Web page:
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I am currently implementing something quite similar to checkers. So, I have this table game and there are both white and black pieces. Where there are neither white or black pieces, you don't have pieces.

I'm currently doing the GetValidMoves() method that'll return all the current moves one can do with the current board.

I am thus wondering what might be the best way to represent the board. The naive approach would be to have a matrix with 0's 1's and 2's (for no piece, white piece, and black piece).

Another idea would be to instead of a matrix representation of the board, have 2 lists(or any other data structure): one for black pieces, other for white.

I am implementing this game to test some AI algorithms, so my main concern is speed. I will basically put 2 AI players playing each other, for each turn each player should have a list of all his valid moves and then he'll choose what move to do, this always happening until the game ends(some player wins or there's a tie).

PS: I am not asking about the AI algorithm, I just want to know what would be the best data structure to handle the board, so that it makes it easy to

1. Look for all the valid moves for the current player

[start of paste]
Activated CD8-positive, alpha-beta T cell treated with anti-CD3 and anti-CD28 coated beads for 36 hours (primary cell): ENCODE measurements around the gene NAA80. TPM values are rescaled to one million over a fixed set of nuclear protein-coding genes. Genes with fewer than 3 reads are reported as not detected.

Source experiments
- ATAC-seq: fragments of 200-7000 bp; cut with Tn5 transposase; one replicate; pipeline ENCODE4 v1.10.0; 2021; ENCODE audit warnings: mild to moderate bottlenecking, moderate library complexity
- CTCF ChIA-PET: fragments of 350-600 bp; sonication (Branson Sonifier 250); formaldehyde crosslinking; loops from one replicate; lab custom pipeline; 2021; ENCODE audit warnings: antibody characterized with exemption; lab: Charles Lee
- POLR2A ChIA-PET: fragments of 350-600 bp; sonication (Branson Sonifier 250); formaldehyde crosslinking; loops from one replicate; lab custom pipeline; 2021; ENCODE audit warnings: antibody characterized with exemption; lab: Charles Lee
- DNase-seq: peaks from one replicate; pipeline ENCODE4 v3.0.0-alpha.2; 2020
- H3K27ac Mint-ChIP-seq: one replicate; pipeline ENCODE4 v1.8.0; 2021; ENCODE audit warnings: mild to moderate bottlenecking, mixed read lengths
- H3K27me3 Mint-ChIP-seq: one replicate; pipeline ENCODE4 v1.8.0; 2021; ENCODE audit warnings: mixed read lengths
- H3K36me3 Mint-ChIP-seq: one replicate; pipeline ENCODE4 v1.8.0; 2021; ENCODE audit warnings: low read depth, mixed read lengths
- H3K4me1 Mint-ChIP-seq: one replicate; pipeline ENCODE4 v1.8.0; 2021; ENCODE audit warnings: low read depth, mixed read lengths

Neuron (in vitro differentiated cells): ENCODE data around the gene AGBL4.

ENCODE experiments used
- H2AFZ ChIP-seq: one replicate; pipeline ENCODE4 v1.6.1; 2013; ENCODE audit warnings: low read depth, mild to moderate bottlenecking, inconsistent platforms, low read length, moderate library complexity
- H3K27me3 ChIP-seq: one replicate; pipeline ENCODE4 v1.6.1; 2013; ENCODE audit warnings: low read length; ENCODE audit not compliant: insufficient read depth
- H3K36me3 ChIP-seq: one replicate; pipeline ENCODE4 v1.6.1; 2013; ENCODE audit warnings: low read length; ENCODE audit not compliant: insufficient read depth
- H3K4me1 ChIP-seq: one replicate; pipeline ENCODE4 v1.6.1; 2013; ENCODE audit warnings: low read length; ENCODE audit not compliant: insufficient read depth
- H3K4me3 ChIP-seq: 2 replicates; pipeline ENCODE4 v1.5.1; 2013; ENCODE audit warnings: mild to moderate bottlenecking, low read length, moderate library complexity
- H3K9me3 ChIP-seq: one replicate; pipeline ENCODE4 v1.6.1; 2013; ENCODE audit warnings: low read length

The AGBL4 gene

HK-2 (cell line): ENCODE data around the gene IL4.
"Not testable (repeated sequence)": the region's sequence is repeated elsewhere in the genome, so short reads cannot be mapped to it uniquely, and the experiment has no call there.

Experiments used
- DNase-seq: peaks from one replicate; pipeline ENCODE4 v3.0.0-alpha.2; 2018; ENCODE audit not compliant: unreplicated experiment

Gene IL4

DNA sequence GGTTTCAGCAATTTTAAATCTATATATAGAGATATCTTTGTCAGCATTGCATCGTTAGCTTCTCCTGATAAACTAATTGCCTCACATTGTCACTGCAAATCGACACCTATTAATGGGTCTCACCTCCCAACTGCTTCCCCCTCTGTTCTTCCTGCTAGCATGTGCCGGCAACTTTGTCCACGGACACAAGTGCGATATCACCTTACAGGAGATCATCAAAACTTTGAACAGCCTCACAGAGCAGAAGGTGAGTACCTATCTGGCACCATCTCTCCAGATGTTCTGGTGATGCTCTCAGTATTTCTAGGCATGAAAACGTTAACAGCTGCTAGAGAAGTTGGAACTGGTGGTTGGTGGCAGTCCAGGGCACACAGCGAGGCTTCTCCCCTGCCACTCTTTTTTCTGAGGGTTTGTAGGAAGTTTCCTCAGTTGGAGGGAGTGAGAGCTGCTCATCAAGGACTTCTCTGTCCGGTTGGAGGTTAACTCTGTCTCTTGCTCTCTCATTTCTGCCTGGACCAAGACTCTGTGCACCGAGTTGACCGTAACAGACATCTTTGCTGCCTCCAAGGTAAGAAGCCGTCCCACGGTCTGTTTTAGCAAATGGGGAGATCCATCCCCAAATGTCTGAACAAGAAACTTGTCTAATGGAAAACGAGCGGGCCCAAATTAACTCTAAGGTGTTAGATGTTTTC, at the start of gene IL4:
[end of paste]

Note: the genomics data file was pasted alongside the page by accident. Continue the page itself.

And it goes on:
2. Do a move

3. Verify the game is not over (it is over when one player lost all his pieces or one player reached the other side of the board).

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A common way of doing that is with a long type's binary representation for each player.

(since there are 64 squares on the board). Consider a bitmap two 64-bit unsigned ints, one for white and one for black. Then you can represent moves and board positions as a function from (W x B) -> (W x B) where W, B represents the set of possible white and possible black positions respectively.

Then most of the board position stuff can be done with integer arithmetic, which is about as fast as you can get.

Here's a very good (but rather general) wiki article.

The usage is simple - for example, if you want to check if all pieces can move to say up and right, shift the player's pieces representation 7 bits to the left, and check if there are opponent pieces there, then shift them 7 bits left again, and check if those squares are clear...

I used it in a Reversi competition once and can say the implementation wasn't too hard.

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